Friday, 26 February 2016

@Alan - APB: Ideas - Happyness/joy/hyperactive

After doing a study on Inside Out and the shapes. I gave it a go at making a character in a star shape to emphasise hyperactivity/happiness etc. I need some feedback as to its design as I wanted to make it ''creature'' like but with the fairy/changling ''ugly'' aspect, I chose a green murky colour pallet. I also can't think of a face style, as when I draw it it turns into a cartoonist/anime :(.

Monday, 22 February 2016

APB: Brian Froud.

I've not been very productive lately so I wanted to start to get back into with a little research.

Film Review: Waltz with Bashir

Waltz with Bashir (2008), directed by Ari Folman, brings us a animated quasi-documentary that follows the Folmans in an attempt to unravel the tragic events that took place in September of 1983.It was on this night that a massacre of over 300 Palestinian refuges to the hands Christian military. The story begins with Folman reliving the memories that he can remember with a friend at a bar. The artistic mixed with the story brings a great powerful films that deals with sensitive topics around war. It tackles these in a documentary style which makes the film feel more personal and real.

The story revolves around Folman coming to terms with what happened and rekindling his hazy memories of the event. It is a powerful film that deals with sensitive topics around war, it tackles these in a documentary style which makes the film feel more personal and real.

The film delivers and mixes dreams and reality frequently, which makes it a little hard to understand where the line is between them. The entire experience seems to feel distorted which could appear to reflect the memory of Folman or the actual memory in general. The film reflects how memory can distort in an attempt to protect us from the actual truth. Bringing us to terms with the tragedy that he was very close to what he was part of. The dressage given to us, or rather the aesthetic of them film also mirrors the confused feeling that is expressed in the narrative, the animation overall strengthens the distorted feeling of the film as it goes from a power gold and black coloured dream world to a more gritty real world tragedy as a soldier takes a bullet to the neck.

The character of Folman, deals with some very tragedy of war in such a beautiful way, scenes that should be completely distressing feeling with an artistic and beautiful look at it. There are many scenes through out the film that offer a strange connections from the story and the audience.

Overall the film was very engaging and the artistic style was very interesting to watch. The film linked very well with the narrative and it was entrancing to watch. The final scenes leave a haunting memory, a powerful statement that the good of mankind is hard to find.

Tuesday, 16 February 2016

APB: Design approach?

So I've been sketching out some expressions for the changeling. I did some research on children's behaviour too, but these sketches are the first once that came to my head and I can't seem to shake the feeling that my style is all wrong. The only one that makes more sense is the Sad expression one, but it looks like a dragon/dog to me. I need to do a little more in-depth research to this faire/sprite/evil/child-friendly/changeling concept and see what I can push out from this. But hey it's a start! :) (need to wait for my tablet to charge and I'll push on - it's sketchbook time! )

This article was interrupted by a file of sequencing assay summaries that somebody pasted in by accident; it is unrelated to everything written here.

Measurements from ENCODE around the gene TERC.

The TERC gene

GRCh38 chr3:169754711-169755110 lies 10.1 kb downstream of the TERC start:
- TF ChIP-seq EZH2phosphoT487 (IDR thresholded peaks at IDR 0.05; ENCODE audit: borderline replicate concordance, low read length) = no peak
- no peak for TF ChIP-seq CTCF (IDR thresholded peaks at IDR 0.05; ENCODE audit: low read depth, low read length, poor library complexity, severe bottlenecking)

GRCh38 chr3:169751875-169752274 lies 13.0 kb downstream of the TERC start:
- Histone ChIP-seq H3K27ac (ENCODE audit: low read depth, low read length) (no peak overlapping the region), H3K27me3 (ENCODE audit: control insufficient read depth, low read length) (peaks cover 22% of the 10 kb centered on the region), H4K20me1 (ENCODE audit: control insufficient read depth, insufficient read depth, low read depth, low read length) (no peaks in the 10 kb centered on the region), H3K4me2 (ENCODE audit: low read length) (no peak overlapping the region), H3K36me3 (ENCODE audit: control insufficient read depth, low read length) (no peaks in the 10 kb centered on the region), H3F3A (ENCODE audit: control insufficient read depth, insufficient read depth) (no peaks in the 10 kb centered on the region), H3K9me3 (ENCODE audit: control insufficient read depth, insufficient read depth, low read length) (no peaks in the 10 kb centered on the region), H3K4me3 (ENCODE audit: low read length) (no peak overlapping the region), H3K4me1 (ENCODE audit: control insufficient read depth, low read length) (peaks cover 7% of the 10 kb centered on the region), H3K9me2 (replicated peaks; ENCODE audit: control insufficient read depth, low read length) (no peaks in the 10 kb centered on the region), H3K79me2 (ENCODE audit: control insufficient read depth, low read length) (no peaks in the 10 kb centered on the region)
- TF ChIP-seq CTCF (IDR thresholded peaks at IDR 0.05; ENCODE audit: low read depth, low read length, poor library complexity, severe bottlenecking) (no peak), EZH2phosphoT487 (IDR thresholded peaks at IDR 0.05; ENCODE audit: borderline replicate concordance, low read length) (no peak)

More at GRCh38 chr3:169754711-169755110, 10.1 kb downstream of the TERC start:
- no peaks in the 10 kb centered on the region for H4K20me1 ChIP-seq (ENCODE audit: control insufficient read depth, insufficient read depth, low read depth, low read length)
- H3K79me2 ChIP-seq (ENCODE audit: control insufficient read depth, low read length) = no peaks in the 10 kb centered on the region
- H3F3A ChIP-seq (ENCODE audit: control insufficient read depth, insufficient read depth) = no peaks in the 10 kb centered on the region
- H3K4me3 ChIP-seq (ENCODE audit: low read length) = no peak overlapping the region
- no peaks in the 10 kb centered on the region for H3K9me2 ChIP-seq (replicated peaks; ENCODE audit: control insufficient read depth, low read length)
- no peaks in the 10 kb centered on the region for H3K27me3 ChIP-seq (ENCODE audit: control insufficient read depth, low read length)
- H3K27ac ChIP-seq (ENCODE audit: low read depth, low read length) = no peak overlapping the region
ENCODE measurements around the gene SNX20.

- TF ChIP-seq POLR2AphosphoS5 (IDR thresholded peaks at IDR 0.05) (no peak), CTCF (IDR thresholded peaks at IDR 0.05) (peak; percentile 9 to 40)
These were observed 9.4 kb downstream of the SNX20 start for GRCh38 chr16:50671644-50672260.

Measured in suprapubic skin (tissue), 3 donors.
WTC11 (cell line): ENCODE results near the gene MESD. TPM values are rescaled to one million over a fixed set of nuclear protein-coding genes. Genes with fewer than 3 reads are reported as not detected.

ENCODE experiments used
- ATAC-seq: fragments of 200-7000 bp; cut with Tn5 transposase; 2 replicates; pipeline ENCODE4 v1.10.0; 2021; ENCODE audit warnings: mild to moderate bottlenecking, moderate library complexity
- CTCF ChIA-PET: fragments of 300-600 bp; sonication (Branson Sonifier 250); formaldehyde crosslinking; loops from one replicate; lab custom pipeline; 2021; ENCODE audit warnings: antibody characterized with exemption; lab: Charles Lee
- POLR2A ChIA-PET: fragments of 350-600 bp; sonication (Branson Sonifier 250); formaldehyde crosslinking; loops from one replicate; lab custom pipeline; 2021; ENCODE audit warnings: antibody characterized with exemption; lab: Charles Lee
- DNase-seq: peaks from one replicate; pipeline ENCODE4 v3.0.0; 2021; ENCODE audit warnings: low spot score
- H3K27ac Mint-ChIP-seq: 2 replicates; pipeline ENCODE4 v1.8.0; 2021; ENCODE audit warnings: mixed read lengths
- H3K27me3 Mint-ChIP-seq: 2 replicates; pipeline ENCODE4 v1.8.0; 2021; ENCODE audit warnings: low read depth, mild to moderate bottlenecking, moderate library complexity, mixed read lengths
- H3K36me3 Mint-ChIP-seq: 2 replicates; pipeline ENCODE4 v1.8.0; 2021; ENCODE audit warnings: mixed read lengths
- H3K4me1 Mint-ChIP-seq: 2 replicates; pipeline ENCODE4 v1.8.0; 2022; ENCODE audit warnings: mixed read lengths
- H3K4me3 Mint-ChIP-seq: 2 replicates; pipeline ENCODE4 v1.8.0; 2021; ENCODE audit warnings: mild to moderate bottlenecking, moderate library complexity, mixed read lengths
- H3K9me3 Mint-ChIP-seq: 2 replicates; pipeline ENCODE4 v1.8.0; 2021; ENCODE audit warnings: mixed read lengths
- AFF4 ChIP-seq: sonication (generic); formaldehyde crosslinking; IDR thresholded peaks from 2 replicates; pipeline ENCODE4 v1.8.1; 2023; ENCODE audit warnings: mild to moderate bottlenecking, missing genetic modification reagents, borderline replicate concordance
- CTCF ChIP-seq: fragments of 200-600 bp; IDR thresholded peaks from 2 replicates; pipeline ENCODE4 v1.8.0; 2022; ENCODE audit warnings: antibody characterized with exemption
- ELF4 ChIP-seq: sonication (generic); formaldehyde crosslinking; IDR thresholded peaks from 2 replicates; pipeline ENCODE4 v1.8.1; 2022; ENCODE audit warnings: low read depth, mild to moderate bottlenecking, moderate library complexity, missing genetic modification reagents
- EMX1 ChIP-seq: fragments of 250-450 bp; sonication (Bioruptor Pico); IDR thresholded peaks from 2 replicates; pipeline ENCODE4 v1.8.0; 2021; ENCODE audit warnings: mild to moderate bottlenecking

Wednesday, 10 February 2016

Mudbox: Our own little project.

We were tasked to start modelling our own little thing yesterday, my pc crashed when I attempted to do this so I waited till I got home. I was even given permission to model a wolf, this is my progress so far!

Sunday, 7 February 2016

Film Review: Sita Sings the Blues

Sita Betty Boop Indian style. 
Sita Sings the Blues is a very strange but beautifully constructed animation about a indian tale about Sita and her husband. It was created by Jewish-American Nina Paley and contains a wide range of styles, from squiggly lines to full on Indian inspired deities. These styles are allocated to different time periods of the animation, the squiggly hand drawn style depicts the current ''in the now'' story about modern day Sita, who coincidently is named Nina) who's husband who gets a job in India and moves there, leaving her alone in America. She eventually, throughout the film, moves their with him, only to find that the husband no longer wants her - as depicted through the Indian side as well - and she ends up having to move back the america alone and mistreated. The other style is when the character Sita, who in this set of scenes looks like a Indian Betty Boop with bold red lines. This version of her sings 1920 songs with a Indian inspired background. It was rather difficult to follow the story but essentially it was two stories being told side by side. With a legendary tale told within it.

The story is expressed side by side with the modern tale of Nina and the legend of Sita. Sita goes through her trial of fire while Nina flies to India but is rejected by her boyfriend on several occasions, and finally Sita is taken by mother earth for being pure when Nina gets dumped, Nina’s feelings are being portrayed in a similar fashion to Sita going through her trial by fire, both emerging stronger at the other end.

It is a powerful film that artfully combines a selection of topics and styles, feels and deeply personal connections between the audience, Paley and the characters. There is no real comparison film or animation out that. Paley has done did a really good job with this piece, capturing a sense of deep emotional connection to both the main character and combining styles to tell a great story.

Illustration List:
Figure 1: Paley, Nina (2008) Nina at the airport [film still] available from: (accessed: 5/2/16)